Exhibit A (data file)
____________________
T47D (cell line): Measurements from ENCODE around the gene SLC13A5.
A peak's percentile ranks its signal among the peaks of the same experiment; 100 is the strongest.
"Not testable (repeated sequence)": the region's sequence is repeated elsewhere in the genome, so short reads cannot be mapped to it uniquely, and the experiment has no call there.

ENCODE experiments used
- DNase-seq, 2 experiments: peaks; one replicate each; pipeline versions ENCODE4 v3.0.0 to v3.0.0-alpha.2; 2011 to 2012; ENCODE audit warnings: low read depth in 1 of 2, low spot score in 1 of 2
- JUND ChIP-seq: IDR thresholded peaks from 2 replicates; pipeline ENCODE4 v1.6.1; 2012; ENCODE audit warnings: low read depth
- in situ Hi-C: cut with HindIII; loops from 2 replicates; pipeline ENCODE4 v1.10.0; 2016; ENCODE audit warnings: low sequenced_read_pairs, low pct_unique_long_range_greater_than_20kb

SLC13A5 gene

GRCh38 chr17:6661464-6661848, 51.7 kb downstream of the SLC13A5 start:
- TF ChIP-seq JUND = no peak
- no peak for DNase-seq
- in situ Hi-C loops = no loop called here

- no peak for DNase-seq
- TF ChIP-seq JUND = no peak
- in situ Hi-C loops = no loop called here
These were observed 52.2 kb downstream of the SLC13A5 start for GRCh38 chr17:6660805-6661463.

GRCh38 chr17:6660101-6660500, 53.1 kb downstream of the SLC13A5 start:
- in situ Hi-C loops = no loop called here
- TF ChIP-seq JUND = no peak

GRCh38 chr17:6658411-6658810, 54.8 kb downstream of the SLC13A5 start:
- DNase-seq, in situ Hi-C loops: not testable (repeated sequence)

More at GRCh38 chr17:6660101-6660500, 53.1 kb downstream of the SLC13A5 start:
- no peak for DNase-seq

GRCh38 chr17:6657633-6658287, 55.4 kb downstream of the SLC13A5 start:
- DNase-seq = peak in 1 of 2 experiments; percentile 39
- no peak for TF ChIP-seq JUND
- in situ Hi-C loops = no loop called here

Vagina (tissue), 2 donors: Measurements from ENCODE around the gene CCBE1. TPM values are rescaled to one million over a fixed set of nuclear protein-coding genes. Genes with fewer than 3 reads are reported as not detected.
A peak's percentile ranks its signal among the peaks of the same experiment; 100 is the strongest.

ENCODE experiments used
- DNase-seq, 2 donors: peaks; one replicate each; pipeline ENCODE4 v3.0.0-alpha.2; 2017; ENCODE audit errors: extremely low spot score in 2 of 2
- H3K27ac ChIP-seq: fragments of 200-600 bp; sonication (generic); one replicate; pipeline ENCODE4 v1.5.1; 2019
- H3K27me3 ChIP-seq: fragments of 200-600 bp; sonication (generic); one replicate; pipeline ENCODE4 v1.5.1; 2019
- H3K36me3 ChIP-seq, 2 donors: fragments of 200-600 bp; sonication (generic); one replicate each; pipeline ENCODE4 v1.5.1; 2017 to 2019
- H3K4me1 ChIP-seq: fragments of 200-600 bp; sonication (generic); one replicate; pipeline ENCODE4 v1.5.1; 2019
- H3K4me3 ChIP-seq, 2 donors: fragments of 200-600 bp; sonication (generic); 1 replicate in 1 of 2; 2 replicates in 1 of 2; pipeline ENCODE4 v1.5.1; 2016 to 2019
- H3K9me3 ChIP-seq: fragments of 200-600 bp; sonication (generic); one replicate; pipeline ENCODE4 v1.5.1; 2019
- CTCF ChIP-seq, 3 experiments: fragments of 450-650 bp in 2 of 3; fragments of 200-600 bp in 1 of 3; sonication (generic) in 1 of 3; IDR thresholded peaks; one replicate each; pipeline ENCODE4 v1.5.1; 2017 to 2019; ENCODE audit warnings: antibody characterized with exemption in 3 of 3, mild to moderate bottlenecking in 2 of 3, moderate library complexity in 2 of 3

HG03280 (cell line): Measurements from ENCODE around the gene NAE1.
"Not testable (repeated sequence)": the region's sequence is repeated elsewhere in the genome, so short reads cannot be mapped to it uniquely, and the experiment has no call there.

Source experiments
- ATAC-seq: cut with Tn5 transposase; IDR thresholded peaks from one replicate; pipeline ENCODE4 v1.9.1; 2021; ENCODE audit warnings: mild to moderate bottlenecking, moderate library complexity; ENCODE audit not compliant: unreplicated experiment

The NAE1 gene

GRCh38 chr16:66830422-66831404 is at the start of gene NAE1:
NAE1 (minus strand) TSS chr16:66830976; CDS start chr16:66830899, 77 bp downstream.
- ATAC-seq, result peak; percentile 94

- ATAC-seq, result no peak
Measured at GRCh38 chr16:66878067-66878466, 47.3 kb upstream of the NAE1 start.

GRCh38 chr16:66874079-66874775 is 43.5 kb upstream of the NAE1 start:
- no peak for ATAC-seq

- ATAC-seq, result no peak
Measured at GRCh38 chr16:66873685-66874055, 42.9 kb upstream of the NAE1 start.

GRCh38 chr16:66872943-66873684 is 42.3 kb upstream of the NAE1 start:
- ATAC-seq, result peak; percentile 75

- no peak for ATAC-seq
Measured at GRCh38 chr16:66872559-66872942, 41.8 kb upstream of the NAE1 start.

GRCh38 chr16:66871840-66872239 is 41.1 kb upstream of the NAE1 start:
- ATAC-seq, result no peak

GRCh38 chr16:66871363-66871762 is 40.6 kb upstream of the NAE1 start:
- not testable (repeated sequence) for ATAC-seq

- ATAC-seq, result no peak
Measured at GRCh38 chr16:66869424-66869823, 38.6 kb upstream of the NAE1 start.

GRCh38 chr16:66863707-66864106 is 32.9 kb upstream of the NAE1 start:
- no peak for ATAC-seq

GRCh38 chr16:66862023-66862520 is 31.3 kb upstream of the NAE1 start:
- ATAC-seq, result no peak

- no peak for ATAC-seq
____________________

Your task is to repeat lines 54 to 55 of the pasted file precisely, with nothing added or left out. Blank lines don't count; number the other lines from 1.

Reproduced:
- ATAC-seq, result peak; percentile 75

- no peak for ATAC-seq